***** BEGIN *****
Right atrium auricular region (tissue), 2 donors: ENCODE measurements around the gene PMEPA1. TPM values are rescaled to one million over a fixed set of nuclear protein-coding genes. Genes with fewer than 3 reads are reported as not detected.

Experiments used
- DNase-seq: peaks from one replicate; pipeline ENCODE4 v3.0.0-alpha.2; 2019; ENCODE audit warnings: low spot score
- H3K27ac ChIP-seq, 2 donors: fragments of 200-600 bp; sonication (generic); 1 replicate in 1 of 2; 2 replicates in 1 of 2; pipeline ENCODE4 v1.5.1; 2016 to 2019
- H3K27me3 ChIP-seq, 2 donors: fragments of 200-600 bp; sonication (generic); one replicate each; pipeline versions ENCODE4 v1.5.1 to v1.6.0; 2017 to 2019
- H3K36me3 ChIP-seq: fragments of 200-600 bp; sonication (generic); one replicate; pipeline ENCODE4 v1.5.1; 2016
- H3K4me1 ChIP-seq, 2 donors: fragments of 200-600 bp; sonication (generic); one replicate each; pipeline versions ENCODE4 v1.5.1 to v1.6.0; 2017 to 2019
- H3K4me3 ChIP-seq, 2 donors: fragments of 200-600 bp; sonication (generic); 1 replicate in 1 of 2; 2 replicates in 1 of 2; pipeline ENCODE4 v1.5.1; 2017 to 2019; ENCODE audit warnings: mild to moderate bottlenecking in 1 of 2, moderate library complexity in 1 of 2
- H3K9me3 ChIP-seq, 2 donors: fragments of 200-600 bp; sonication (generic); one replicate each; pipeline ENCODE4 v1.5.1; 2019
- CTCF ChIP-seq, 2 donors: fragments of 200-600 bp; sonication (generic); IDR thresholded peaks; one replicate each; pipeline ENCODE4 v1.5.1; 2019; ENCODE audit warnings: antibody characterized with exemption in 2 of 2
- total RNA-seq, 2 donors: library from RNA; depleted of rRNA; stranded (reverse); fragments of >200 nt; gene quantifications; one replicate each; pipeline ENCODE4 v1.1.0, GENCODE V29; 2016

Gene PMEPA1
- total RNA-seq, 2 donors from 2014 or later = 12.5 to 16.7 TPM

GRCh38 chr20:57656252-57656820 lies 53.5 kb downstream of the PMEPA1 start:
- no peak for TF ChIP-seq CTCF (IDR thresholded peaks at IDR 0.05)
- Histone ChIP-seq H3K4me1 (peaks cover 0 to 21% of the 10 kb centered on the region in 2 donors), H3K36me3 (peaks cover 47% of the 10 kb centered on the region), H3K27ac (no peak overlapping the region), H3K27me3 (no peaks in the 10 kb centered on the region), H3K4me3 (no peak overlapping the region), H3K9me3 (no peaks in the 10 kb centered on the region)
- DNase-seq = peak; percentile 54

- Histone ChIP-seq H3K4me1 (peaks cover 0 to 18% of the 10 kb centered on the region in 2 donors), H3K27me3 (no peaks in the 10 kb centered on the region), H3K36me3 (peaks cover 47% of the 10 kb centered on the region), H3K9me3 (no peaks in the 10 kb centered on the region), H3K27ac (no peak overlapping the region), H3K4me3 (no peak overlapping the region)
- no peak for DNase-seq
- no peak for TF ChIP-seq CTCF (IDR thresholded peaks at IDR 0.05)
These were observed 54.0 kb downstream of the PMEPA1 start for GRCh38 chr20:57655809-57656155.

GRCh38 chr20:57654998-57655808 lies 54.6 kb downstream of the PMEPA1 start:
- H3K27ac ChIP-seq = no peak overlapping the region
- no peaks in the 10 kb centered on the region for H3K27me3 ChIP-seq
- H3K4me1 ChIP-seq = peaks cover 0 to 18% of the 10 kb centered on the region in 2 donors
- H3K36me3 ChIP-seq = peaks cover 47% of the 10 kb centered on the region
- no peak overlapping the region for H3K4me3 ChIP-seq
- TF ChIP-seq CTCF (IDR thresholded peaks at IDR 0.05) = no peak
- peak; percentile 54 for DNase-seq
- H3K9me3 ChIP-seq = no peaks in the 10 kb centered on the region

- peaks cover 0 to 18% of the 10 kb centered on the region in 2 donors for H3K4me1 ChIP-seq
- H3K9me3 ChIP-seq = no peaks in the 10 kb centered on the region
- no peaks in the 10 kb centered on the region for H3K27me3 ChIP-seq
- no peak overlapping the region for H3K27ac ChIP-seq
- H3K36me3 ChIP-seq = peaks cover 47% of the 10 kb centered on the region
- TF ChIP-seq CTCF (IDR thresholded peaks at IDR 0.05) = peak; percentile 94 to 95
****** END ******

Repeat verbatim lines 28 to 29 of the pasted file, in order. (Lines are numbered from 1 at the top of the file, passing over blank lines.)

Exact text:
- TF ChIP-seq CTCF (IDR thresholded peaks at IDR 0.05) = no peak
- peak; percentile 54 for DNase-seq